If cycling is going to be part of our culture and lifestyle, a fundamental mind-set shift on both the part of the government and its citizens must happen. On the part of the government, one key issue that must be solved is that of the safety of cyclists. Seeing the space constraints on both roads and walking pavements for cyclists, space for cyclists should thus be exclusive for them only. Some have called for a lane to be dedicated purely to cyclists on public roads. This is a huge fundamental shift in power in flavour of the cyclists, the feasibility of this need to be questioned. Some roads in Singapore are already running at max capacity during peak hours, allocating a lane especially for cyclists may cause massive congestions and bottleneck at these roads.  The frequency of usage of this designated road is also yet to be seen, it may actually prove to be an inefficient allocation of resources.  What can be done instead is a small cemented pavement could be laid out, 3 bicycle width, that runs parallel to public roads. This will facilitate cyclists who use public roads to get around to their destinations. Cyclists will abide by rules for pedestrians, sharing only the traffic light crossing.  This is can in additional to the 700 km of bicycle track that the government is building by 2030.

                 To make cycling more accessible and convenient, rules with regards to cycling or transportation of bicycles should be significantly relaxed. Foldable bicycles should be allowed onto trains and buses even on peak hours with specific cabins (maybe first and last) designated for cyclists to bring their bicycles into. Bicycle parking services could also be provided at more spots, near offices and work places which make it convenient for cyclists. And lastly, shower facilities can be provided at all work places for employees to shower before work if they decide to cycle to work.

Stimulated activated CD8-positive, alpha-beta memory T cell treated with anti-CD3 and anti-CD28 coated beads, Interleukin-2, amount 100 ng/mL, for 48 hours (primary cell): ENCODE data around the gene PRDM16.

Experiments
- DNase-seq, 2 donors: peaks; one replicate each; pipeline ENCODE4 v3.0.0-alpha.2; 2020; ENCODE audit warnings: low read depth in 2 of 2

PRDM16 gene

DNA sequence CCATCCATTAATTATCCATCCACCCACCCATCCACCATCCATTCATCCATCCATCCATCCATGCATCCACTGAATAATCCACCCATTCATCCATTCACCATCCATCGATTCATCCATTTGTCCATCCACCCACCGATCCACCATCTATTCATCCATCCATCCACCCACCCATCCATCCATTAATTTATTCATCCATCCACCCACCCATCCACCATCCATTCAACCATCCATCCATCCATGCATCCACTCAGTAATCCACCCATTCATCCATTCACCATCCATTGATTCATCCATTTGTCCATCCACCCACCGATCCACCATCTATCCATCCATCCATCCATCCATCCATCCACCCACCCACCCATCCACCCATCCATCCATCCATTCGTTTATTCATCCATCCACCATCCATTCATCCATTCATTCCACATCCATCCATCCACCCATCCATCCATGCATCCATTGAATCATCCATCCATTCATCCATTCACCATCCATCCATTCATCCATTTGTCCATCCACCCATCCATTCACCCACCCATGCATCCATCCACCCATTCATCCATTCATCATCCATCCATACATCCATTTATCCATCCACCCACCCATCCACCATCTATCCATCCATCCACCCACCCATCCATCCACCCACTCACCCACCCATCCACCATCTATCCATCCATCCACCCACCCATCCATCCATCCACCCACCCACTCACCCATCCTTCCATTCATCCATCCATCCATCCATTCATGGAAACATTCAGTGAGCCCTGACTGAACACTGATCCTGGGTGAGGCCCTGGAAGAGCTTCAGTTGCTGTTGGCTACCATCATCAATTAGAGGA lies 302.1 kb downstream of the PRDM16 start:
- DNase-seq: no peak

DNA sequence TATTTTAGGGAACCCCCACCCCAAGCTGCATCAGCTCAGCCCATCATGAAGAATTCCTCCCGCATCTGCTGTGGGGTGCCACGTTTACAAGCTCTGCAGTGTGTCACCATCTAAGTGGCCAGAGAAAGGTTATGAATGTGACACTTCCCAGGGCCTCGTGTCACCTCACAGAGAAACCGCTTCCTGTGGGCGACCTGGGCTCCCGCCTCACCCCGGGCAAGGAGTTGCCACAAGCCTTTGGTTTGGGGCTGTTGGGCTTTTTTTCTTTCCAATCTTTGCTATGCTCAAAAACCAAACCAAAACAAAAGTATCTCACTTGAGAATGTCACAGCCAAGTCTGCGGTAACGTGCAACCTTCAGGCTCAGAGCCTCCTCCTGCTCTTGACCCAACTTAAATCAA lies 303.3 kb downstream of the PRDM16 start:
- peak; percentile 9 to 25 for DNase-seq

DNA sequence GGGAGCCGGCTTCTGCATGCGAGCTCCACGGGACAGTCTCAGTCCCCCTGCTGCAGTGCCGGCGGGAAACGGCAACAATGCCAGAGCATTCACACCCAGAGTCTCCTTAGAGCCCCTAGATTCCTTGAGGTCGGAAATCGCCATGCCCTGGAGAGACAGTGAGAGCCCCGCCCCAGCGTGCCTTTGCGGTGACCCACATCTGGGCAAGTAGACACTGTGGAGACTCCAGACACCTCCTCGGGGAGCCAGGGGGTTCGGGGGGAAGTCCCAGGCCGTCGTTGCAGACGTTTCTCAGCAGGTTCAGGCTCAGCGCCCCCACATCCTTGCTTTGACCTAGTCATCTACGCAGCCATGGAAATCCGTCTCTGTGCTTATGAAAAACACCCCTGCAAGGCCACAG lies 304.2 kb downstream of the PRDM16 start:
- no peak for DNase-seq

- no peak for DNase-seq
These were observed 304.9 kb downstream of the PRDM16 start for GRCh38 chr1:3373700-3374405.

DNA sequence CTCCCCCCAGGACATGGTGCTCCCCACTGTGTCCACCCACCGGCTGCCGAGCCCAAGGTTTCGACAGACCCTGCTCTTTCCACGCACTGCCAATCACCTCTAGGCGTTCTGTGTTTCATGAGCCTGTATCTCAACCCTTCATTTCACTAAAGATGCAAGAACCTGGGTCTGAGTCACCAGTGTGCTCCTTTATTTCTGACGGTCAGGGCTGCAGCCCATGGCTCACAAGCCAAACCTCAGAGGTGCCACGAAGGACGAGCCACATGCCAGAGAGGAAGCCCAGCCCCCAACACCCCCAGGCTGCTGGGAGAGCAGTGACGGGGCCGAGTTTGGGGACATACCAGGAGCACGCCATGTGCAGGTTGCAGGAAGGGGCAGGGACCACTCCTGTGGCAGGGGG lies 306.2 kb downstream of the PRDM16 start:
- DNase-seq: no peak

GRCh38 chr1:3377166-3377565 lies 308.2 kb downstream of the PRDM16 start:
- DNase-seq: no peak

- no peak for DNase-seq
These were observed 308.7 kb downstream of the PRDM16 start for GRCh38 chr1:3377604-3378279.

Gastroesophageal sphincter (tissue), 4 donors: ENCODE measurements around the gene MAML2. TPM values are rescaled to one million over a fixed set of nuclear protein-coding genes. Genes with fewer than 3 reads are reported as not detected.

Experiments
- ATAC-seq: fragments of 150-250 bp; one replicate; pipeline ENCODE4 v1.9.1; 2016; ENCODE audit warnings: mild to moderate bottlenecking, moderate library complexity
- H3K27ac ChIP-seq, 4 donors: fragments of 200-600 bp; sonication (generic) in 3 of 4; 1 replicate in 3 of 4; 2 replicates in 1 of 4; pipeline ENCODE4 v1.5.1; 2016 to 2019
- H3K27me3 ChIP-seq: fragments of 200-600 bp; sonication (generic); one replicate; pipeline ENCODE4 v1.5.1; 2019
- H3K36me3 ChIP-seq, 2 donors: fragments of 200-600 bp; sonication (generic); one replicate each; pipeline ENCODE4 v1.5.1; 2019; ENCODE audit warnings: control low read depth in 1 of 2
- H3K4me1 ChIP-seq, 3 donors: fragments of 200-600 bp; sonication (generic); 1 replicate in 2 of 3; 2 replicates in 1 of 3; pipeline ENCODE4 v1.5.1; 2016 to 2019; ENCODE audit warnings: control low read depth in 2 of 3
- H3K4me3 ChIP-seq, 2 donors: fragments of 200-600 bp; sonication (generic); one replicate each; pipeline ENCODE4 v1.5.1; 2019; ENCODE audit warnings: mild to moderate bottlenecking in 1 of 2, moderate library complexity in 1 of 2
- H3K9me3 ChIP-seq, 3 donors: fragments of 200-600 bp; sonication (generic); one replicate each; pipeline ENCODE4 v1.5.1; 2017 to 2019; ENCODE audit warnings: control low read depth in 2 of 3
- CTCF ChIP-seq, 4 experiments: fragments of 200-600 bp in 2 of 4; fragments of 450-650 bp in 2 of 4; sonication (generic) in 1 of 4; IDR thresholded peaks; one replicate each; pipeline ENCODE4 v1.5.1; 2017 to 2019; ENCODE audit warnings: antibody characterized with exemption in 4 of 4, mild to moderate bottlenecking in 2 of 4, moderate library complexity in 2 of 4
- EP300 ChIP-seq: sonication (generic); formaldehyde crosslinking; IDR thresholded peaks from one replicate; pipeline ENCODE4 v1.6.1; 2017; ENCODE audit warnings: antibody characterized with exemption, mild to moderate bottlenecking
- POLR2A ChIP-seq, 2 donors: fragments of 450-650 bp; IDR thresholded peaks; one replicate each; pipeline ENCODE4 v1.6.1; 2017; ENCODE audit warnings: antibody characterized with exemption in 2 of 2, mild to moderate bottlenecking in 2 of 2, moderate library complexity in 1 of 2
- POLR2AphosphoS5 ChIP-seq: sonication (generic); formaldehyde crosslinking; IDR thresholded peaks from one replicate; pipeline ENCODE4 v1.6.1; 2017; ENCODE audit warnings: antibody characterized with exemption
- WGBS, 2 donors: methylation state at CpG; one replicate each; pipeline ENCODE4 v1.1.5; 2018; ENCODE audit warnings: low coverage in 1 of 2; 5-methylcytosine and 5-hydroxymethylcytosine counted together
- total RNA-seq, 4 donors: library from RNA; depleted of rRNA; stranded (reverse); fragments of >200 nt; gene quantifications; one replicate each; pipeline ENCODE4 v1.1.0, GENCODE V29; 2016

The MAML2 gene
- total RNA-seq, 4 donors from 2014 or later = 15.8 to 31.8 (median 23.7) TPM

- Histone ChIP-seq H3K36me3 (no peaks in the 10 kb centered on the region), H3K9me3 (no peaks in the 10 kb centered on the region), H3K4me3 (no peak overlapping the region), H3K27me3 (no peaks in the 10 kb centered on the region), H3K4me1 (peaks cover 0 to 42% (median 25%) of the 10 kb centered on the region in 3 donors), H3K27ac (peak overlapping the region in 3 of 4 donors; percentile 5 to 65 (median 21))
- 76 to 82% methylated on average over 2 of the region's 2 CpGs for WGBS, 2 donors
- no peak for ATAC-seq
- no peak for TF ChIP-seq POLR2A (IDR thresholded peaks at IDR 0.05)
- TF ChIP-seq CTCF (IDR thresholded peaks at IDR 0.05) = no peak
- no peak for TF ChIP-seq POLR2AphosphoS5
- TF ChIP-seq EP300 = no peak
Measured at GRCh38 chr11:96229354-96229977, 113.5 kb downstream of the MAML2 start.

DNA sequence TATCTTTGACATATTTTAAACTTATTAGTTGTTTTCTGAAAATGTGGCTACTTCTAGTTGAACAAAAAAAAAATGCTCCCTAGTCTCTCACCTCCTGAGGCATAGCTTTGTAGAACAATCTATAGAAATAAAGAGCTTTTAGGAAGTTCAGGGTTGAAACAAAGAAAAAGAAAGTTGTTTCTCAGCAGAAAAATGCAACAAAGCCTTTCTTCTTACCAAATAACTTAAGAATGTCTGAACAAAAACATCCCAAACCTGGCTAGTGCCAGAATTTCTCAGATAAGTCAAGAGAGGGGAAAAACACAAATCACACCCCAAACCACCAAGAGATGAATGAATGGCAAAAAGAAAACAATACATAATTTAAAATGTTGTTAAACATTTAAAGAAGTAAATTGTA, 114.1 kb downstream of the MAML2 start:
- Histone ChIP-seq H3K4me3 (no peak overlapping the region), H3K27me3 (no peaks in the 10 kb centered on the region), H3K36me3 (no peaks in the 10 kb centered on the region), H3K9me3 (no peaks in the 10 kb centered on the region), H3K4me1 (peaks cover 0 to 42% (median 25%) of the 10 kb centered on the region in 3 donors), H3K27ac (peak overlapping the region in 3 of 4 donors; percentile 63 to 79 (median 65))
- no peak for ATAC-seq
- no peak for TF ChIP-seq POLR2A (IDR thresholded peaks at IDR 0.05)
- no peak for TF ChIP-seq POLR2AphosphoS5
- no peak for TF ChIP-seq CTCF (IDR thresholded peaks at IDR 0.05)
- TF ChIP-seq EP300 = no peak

The perception of cycling amongst Singaporeans must be changed as well. Making cycling look “cool” should be the main focus of campaigns to encourage more to take up cycling. This campaign has to make Singaporeans see that it makes economic sense to cycle and that the paths and route provided makes cycling a time-efficient means of transport.  

                Change won’t happen overnight, it will take considerable effort from the government to decide and make fundamental changes to facilitate the grooming of this cycling culture in Singapore. Singaporeans are practical people; they will make sense for themselves if cycling is indeed the way to go about Singapore.  

                                                        --THE END--

MediShield Life: Challenging implementation ahead (29th Dec 2013)

Our Singapore Happenings
29th December 2013

                              MediShield Life: Challenging implementation ahead

                During the National Day Rally earlier this year, PM Lee announced the MediShield Life scheme with 3 key proposed reforms to the current scheme. They are:

(i)                 Better coverage through MediShield payouts. Pay less for large bills
(ii)                Coverage for Life
(iii)               Coverage for Everyone, even those with pre-existing medical condition

                It was naturally a well-received move by the public. There were obvious gaps in the current scheme and these reforms would address the gaps. It was also a morally right decision taken by the government to include everyone under MediShield regardless of pre-existing medical condition. This ensures that all Singaporeans, regardless of age or your medical circumstances, is well taken care of.